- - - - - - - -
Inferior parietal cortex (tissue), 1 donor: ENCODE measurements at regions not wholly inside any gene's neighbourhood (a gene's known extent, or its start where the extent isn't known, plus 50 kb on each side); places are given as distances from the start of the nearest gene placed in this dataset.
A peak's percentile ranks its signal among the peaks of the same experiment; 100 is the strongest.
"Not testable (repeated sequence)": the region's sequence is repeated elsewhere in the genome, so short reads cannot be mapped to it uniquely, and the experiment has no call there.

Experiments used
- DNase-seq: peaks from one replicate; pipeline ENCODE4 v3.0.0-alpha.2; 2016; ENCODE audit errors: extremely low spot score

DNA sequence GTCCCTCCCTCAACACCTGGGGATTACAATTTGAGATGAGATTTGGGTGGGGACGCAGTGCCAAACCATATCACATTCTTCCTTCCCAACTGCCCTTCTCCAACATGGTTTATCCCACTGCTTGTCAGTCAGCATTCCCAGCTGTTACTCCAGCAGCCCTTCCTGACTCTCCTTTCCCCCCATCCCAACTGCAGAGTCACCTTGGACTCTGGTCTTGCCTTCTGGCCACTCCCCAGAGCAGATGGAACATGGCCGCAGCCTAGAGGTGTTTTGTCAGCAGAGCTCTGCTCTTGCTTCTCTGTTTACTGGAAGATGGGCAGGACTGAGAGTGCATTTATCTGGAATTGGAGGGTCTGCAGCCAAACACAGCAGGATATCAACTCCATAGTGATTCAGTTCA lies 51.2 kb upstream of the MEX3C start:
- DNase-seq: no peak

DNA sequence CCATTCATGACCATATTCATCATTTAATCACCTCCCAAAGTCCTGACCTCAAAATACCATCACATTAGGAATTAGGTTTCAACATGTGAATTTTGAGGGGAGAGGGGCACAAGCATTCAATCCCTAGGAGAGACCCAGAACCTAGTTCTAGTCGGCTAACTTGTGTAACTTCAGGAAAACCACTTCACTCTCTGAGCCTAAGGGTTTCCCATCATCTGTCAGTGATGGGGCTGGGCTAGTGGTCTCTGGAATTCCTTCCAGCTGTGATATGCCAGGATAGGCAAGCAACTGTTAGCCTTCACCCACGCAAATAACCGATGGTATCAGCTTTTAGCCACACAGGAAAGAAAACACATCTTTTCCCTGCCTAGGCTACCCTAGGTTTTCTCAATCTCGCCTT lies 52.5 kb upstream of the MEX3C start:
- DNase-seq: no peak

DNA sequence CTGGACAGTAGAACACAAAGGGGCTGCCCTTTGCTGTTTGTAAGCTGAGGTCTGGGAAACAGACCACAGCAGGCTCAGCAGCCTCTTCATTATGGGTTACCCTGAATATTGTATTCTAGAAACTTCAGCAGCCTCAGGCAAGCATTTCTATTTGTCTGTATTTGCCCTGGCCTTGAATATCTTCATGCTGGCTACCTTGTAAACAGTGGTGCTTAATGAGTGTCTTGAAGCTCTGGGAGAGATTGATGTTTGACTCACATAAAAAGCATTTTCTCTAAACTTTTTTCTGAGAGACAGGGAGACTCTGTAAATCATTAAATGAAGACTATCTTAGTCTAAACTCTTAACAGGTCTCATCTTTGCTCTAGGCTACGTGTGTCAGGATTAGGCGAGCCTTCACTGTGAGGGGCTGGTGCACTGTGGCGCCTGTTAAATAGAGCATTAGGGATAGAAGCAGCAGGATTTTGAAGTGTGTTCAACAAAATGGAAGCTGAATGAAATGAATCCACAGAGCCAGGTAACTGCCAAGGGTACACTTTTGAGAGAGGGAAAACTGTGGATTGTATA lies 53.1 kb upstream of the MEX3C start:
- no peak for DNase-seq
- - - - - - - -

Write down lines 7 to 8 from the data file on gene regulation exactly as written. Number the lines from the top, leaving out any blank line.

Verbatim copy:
- DNase-seq: no peak

DNA sequence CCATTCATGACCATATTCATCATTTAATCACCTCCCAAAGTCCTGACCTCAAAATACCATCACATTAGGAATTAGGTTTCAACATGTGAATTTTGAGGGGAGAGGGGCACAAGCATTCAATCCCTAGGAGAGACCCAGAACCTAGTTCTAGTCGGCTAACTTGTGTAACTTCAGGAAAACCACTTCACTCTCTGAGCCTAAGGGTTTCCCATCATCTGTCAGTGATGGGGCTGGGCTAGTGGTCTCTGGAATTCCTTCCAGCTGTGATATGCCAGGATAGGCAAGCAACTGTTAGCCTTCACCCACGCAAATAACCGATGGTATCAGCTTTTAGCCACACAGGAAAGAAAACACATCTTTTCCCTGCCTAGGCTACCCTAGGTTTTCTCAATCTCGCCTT lies 52.5 kb upstream of the MEX3C start: